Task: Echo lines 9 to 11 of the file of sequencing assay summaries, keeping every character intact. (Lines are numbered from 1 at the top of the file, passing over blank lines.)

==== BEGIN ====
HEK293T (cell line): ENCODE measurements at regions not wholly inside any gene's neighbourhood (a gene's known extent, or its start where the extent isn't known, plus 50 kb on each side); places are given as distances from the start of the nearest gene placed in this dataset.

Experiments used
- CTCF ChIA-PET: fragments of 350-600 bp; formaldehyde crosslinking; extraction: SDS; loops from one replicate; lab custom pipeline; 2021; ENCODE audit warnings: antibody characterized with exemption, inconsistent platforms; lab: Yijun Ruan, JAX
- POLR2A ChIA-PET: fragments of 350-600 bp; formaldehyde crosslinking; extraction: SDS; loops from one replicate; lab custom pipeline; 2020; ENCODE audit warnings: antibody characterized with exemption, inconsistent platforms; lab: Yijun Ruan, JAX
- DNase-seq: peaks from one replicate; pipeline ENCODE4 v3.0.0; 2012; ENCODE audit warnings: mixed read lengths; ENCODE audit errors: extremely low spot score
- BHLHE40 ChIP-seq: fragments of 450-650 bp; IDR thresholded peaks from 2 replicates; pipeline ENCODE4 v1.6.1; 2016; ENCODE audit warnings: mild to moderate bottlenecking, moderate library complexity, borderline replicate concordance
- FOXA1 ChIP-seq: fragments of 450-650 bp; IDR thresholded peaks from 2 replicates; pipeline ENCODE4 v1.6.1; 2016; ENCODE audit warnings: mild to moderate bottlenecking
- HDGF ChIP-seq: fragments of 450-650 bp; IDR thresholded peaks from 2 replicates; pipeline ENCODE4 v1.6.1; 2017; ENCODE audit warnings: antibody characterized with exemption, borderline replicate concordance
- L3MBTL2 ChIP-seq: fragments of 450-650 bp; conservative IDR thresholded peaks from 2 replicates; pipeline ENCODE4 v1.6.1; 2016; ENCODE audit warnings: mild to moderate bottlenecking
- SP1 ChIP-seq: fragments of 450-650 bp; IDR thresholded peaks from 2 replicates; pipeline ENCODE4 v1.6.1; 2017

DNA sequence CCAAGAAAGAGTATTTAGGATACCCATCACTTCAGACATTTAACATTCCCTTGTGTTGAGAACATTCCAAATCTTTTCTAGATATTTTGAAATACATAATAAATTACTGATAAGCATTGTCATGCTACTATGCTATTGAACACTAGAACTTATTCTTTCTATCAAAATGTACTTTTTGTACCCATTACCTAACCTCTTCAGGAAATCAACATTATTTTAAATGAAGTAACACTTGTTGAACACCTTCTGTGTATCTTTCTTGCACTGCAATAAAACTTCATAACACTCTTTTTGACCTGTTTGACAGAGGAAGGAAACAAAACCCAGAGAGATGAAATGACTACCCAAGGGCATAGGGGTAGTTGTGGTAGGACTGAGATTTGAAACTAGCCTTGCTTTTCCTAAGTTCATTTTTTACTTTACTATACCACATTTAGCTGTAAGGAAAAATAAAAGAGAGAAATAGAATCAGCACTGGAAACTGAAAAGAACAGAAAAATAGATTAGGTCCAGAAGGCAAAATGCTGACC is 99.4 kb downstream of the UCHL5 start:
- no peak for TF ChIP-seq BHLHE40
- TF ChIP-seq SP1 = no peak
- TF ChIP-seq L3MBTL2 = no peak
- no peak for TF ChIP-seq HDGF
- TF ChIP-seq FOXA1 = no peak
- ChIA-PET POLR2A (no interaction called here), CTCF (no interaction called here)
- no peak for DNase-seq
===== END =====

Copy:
- L3MBTL2 ChIP-seq: fragments of 450-650 bp; conservative IDR thresholded peaks from 2 replicates; pipeline ENCODE4 v1.6.1; 2016; ENCODE audit warnings: mild to moderate bottlenecking
- SP1 ChIP-seq: fragments of 450-650 bp; IDR thresholded peaks from 2 replicates; pipeline ENCODE4 v1.6.1; 2017

DNA sequence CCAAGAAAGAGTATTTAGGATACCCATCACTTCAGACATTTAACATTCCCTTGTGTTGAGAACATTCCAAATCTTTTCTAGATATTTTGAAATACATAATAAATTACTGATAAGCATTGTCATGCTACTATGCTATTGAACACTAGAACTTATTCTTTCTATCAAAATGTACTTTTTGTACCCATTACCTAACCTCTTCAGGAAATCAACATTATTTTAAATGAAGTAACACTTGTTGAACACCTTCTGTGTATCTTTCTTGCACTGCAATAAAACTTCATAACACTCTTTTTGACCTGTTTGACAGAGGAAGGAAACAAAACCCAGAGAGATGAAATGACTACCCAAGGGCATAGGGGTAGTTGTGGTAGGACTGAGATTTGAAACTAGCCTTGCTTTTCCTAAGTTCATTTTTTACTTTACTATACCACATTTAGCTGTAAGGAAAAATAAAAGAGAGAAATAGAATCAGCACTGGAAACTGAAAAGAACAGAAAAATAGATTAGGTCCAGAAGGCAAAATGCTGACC is 99.4 kb downstream of the UCHL5 start: